That seemed to satisfy her for a moment and then she asked, "So, is Satan the serpent in the garden?" When I told her yes, she asked, "Then how did he look like a serpent? Was it a costume?"

Well, the fun continued. I explained how Satan is powerful, too, and can make himself look like other things. But, no matter how powerful he is, we know how everything will end-God will win the battle. She seemed happy with that and opened her Bible to the chapter about the Garden of Eden titled, "The terrible lie." She said, "Some of my other Bibles just say it was a serpent, but this one says it was Satan and that he was lying-I wonder why the other ones don't say that?"

I wonder why, too. Perhaps because they are written for children and do not want to scare them or confuse them. But, this particular Bible, "The Jesus Storybook Bible," writes the truth and always brings the reader back to the love story of Jesus. (Warning: Book plug here) Here is an excerpt from the first chapter...

"...The Bible isn't a book of rules, or a book of heroes. The Bible is most of all a Story. It's an adventure story about a young Hero who comes from a far country to win back his lost treasure. It's a love story about a brave Prince who leaves his palace, his throne-everything-to rescue the one he loves. It's like the most wonderful of fairy tales that has come true in real life! You see, the best thing about this Story is-it's true."

I used to dread the kinds of questions that Abby just asked, but after the year we have had, I have come to realize that every difficult situation presents an opportunity to show the gospel. Telling the kids that we lost their brother or sister last December was not something I wanted to do, but instead of them questioning God, they talked about how they will meet him or her in Heaven someday. Instead of Abby questioning the existence of a place called Hell, she is learning about the grace of God that rescues us from such a terrible place.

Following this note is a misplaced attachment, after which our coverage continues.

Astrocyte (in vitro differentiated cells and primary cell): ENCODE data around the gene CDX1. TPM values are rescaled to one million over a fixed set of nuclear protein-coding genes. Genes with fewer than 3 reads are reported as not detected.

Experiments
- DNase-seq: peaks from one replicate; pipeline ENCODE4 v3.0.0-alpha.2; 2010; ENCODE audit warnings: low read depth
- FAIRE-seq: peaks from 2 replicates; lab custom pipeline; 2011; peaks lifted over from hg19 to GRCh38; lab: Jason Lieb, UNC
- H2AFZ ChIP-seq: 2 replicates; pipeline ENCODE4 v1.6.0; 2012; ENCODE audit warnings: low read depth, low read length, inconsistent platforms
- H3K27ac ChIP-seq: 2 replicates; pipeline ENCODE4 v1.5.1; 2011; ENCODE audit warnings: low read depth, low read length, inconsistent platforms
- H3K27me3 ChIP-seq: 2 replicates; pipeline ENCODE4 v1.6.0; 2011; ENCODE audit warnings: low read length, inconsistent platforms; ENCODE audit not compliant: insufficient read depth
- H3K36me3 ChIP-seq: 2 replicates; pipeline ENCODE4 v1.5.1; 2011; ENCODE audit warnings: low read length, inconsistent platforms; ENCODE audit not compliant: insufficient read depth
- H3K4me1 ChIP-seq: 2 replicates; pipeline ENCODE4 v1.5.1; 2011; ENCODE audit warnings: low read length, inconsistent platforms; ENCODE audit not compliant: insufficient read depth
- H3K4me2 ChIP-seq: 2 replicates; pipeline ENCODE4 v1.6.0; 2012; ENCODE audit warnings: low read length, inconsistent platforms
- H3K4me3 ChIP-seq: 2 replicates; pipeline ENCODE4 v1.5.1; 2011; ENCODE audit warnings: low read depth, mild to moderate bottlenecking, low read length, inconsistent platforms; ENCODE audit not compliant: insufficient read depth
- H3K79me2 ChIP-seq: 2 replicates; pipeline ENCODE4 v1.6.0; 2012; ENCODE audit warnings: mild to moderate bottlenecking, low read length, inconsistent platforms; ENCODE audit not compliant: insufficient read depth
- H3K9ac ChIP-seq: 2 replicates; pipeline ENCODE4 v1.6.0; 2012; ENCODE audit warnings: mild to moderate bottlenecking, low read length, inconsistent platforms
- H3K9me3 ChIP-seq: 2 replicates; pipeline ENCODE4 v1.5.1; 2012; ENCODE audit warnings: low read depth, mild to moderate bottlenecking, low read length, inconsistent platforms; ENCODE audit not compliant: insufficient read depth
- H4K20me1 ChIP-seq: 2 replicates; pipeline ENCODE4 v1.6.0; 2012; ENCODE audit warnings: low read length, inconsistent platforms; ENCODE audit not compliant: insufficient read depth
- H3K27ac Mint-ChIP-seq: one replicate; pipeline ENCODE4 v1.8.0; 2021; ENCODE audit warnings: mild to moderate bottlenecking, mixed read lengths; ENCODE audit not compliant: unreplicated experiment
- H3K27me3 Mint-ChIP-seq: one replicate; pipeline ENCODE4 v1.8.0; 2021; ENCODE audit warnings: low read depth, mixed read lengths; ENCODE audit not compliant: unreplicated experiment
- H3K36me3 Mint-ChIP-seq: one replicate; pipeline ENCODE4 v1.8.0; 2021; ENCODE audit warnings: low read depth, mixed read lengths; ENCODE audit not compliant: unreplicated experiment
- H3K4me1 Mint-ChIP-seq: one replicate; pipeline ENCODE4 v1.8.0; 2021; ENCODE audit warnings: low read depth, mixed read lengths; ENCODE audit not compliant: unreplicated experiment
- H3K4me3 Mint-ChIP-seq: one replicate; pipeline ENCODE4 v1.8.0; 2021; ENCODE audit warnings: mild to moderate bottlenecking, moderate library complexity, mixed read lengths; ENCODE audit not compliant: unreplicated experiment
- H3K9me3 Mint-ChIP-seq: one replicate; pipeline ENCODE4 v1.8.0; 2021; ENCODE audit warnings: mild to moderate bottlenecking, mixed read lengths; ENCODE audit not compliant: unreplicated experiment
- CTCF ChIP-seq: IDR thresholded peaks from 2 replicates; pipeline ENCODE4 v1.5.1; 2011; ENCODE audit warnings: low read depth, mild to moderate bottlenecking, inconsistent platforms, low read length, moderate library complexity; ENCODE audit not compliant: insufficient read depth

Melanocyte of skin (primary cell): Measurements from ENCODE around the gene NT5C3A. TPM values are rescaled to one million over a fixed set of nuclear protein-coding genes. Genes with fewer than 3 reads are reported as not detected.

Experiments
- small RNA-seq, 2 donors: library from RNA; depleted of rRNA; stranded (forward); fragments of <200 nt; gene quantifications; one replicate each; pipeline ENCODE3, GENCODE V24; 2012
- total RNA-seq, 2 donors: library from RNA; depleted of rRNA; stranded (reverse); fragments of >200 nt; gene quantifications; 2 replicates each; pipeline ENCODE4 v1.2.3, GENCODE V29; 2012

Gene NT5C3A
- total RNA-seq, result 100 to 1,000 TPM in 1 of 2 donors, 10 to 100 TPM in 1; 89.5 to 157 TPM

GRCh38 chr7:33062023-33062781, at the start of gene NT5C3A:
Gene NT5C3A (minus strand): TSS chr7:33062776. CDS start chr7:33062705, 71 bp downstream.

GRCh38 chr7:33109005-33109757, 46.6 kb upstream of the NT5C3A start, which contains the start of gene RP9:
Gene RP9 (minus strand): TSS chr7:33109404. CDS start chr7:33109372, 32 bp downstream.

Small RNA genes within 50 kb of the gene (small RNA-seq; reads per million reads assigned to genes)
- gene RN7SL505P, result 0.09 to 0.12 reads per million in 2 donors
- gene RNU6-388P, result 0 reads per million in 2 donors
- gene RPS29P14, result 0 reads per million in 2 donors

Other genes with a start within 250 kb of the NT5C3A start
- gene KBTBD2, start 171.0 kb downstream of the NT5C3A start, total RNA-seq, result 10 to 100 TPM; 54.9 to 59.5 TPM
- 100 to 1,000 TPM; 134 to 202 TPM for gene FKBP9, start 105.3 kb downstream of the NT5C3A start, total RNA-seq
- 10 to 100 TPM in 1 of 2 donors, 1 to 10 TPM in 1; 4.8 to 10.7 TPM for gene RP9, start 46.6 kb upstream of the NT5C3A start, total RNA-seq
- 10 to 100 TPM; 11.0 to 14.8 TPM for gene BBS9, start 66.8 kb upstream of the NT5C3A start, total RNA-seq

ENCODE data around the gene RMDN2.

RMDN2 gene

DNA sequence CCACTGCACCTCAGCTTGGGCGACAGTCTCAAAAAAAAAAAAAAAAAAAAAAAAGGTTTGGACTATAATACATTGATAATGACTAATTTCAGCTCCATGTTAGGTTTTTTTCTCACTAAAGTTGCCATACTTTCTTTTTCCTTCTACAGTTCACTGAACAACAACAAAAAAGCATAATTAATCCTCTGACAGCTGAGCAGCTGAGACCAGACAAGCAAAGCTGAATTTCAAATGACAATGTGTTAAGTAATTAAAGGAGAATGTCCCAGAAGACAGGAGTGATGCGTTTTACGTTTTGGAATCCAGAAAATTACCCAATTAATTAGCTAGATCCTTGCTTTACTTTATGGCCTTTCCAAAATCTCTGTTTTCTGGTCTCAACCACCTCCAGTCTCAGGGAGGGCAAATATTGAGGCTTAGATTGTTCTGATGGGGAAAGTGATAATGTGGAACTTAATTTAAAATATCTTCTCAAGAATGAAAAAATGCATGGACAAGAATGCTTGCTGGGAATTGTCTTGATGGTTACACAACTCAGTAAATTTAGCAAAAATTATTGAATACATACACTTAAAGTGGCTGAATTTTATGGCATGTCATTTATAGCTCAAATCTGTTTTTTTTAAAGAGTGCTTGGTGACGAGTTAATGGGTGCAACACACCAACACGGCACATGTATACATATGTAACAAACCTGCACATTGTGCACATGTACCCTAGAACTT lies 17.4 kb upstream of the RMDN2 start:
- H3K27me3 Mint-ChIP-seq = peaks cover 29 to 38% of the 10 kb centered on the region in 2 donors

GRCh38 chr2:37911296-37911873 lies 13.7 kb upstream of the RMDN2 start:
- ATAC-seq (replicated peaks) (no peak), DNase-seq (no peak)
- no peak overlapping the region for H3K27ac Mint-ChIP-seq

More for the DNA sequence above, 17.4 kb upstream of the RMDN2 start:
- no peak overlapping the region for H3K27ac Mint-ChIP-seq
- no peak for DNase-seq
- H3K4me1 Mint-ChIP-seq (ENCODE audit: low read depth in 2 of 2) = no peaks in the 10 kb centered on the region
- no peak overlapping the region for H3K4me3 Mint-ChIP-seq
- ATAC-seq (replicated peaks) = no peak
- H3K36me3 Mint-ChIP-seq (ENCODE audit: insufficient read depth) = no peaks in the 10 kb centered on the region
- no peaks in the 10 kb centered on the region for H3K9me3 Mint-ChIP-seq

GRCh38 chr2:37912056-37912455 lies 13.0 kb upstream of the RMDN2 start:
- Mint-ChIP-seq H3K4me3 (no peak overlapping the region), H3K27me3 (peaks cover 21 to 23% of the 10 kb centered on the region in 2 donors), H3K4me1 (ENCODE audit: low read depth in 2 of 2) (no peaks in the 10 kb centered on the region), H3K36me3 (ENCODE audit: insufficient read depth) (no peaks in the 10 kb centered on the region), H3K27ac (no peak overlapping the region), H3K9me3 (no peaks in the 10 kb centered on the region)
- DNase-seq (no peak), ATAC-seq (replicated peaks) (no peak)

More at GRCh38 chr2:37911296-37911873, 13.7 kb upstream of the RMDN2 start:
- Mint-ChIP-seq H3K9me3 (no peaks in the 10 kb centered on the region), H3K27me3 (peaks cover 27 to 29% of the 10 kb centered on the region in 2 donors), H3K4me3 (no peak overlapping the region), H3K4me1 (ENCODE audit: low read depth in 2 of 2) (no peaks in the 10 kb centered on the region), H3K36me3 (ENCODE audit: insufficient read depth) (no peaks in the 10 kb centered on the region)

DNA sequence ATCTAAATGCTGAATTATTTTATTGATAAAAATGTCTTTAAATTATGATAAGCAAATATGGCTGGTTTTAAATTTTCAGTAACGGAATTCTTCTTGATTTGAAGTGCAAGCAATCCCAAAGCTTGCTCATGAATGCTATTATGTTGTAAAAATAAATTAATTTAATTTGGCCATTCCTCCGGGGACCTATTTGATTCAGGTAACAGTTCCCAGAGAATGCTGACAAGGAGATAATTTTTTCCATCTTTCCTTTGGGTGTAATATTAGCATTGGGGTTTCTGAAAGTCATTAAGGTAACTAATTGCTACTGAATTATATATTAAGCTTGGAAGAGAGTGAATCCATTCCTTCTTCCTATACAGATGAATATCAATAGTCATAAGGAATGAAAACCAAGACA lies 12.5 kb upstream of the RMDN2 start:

Everything that has happened since the beginning of time has been woven together by this amazing artist we call our Father. I am excited to see the pattern He has laid out for my children and how I can be a part of it.

Monday, August 2, 2010

More Sayings Of My Children

-Caleb's Sunday School teacher told me yesterday that when the question was asked, "What did you learn from the lesson today?" that Caleb gave a fun response. He announced, "I learned that I wear underwear to bed at naptime and not a pull-up!"

Okay, so I might be able to relate that to a story about Moses...somehow...nope, sorry, can't do it.

-As I sat down and sighed an exhausted sigh, Abby sat next to me, rubbed my belly and said, "I know, Mommy, I know. I know what it's like to be pregnant."

Oh really, my five-year old? You know what it is like to be pregnant? Yikes. It really was a sweet thing to say and I know what she meant-just a really funny thing to hear my innocent daughter say.